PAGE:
Moana Pasifika coach Aaron Mauger says there is much more to come from his side after they put down a marker in their first Super Rugby game on Friday.
Moana Pasifika were aggressive and well organised, repeatedly smashing the Crusaders’ ball carriers in a 33-12 loss as Pasifika rugby’s 26-year wait to play in Super Rugby finally ended.
That approach was not lost on Crusaders coach Scott Robertson, who told Stuff afterwards that his “clunky” side did not cope well with the physical approach of Super Rugby debutants.
For Mauger, however, the performance in Dunedin was just the start.
“The work ethic was really fuelled by what this team stands for,” Mauger said. “It’s really about serving our people, serving our ancestry, those who have gone before us, and those we want to inspire and follow us.
“You could see that in the repetition. Making tackles, big shots, getting up, play after play against the juggernaut which is the Crusaders.
“We managed to withstand so much of that pressure. That fuel of passion, of family, is something that was evident, and something we’re really proud of.
“Now it’s about sharpening our execution up, so we can turn that around. In the second half we had some opportunities to put the Crusaders under pressure, and they started to feel it as well.
“First game, not too bad. I know we’ll be sharper next week, and we’ll keep getting better.”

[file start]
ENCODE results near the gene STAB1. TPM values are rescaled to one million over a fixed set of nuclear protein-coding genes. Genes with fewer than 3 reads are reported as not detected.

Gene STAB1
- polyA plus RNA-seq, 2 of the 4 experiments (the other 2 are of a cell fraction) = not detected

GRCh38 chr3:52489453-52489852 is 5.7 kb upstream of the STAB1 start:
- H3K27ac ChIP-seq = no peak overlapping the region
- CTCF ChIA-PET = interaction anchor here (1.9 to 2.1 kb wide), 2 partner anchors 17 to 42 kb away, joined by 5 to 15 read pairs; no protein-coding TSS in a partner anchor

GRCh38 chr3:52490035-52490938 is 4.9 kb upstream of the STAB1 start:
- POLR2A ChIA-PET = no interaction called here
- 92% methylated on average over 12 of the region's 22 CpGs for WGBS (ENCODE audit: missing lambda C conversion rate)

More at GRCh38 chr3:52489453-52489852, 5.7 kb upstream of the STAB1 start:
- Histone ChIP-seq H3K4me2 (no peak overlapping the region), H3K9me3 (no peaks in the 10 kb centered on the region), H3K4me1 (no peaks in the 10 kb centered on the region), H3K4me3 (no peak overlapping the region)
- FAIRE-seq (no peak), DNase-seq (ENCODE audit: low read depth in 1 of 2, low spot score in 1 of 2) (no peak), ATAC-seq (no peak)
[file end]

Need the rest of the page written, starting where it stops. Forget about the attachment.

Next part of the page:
Robertson was simply relieved to pocket a late bonus point to take back to Christchurch after a performance that had plenty of uncharacteristic errors.
A late maul try to Codie Taylor – his second of the night – gave the Crusaders five competition points, but they were unconvincing against a Moana Pasifika side that started with plenty of fire, and maintained that rage for longer that Robertson was expecting.
“When we didn’t execute early the defence defended with courage and ferocity,” Robertson said.
“We just couldn’t get over that line and execution was poor, we kept them in it.
“We made them make the tackles we wanted to and then bang, they scored a try and lifted again.
“With the amount of changes we made, we were clunky. It’s as simple as that. We were clunky. I’m really stoked for them [Moana Pasifika], really proud. I’m also relieved to get a bonus point.”
Few would have predicted that before the game, especially after Moana Pasifika’s challenging buildup to the season, when Covid-19 ravaged the camp.
Playmaker Christian Leali’ifano told Stuff afterwards that he had spent 14 days in isolation in Queenstown, but Moana Pasifika did not fall away in the last quarter as might have been expected.
“They’re well coached, and they’ve got a good blend in their squad,” Robertson said.
“We thought the last 20 we might have run over them. I think they had made 116 or 120 tackles by that time and teams that do that normally they are going to go.
“And for them being in their rooms for a long period of time and not having the cohesion and training under their belt…it was an immense effort.”
When Moana Pasifika got the ball, they also showed they had some weapons in attack. Hawke’s Bay pair Lincoln McClutchie and Danny Toala looked sharp at No 10 and No 12 – “triple threat” players who can run, kick or pass.
“I thought both Danny and Lincoln were outstanding tonight,” Mauger said. “I thought [halfback] Ere [Enari] served those guys really well too, with some good service.
“Obviously we had to defend for long parts, but I think Danny and Lincoln showed what they are capable of.”